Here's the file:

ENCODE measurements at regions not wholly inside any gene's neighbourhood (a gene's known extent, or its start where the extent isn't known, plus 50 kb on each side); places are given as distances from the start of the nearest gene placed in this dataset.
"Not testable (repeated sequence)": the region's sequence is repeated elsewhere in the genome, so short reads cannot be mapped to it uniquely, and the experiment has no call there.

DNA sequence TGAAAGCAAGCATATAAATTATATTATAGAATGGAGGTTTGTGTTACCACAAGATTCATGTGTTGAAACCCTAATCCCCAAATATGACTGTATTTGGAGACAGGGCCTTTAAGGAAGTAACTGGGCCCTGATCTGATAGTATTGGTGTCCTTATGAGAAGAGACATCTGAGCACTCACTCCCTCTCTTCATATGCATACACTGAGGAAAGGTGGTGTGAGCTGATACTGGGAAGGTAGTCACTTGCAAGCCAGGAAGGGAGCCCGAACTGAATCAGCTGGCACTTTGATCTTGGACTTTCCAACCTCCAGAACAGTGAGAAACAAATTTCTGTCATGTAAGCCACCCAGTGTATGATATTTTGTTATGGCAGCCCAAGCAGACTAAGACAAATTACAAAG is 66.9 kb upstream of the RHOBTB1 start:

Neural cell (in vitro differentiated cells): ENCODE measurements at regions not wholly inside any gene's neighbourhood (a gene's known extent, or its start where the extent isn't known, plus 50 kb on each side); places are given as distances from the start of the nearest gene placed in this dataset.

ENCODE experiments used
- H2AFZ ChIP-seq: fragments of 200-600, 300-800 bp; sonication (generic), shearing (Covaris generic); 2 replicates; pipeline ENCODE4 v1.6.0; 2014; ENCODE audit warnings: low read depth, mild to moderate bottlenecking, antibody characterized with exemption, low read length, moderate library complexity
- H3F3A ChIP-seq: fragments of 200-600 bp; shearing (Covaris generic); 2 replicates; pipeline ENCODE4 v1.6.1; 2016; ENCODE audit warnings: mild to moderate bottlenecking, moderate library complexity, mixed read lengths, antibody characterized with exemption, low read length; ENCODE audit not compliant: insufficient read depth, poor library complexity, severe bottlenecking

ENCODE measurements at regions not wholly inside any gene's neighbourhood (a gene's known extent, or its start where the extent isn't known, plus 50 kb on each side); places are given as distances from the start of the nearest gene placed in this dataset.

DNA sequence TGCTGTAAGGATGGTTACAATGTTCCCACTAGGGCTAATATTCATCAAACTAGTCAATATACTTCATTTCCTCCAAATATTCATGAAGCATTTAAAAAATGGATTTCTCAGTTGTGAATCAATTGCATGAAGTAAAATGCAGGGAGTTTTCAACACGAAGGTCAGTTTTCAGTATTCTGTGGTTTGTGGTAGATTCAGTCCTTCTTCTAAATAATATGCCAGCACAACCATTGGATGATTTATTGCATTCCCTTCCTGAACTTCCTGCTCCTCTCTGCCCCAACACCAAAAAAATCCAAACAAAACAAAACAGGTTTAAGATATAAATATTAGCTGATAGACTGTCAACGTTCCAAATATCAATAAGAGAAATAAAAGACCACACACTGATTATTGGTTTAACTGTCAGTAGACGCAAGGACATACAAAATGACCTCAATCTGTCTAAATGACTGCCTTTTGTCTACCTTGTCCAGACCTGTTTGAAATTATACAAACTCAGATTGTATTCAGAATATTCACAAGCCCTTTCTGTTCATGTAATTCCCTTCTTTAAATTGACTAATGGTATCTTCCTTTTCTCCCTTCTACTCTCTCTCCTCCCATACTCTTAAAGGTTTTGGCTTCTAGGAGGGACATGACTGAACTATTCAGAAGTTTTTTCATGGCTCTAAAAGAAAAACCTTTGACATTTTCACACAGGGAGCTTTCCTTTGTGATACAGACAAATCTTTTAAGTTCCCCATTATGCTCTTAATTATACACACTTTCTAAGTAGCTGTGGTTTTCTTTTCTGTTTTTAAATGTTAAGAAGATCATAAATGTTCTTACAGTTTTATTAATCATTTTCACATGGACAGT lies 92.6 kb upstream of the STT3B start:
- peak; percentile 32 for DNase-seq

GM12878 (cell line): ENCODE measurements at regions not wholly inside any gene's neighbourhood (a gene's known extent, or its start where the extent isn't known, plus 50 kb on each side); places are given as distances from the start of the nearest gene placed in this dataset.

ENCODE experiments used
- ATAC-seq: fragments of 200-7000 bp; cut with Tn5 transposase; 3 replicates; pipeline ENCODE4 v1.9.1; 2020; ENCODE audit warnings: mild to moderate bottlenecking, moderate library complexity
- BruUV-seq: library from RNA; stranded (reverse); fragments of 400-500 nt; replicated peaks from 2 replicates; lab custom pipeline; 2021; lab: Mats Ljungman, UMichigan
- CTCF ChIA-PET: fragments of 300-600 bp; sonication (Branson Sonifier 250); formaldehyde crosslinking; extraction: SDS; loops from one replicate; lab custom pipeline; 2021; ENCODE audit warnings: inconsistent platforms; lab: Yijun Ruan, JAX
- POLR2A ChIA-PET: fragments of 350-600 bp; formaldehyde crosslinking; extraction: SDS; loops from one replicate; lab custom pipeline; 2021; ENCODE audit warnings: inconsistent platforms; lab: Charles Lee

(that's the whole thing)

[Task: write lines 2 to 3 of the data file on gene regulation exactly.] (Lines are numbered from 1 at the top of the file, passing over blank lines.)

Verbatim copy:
"Not testable (repeated sequence)": the region's sequence is repeated elsewhere in the genome, so short reads cannot be mapped to it uniquely, and the experiment has no call there.

DNA sequence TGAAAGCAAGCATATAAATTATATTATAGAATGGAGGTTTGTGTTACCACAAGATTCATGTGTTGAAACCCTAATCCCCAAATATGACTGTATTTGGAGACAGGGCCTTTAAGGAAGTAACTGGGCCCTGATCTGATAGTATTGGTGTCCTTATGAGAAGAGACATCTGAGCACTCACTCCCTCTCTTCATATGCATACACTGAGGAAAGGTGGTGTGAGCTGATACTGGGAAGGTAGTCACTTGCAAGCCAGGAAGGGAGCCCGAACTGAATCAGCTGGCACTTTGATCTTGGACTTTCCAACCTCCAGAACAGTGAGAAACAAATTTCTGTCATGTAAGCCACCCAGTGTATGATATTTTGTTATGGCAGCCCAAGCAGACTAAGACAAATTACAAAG is 66.9 kb upstream of the RHOBTB1 start: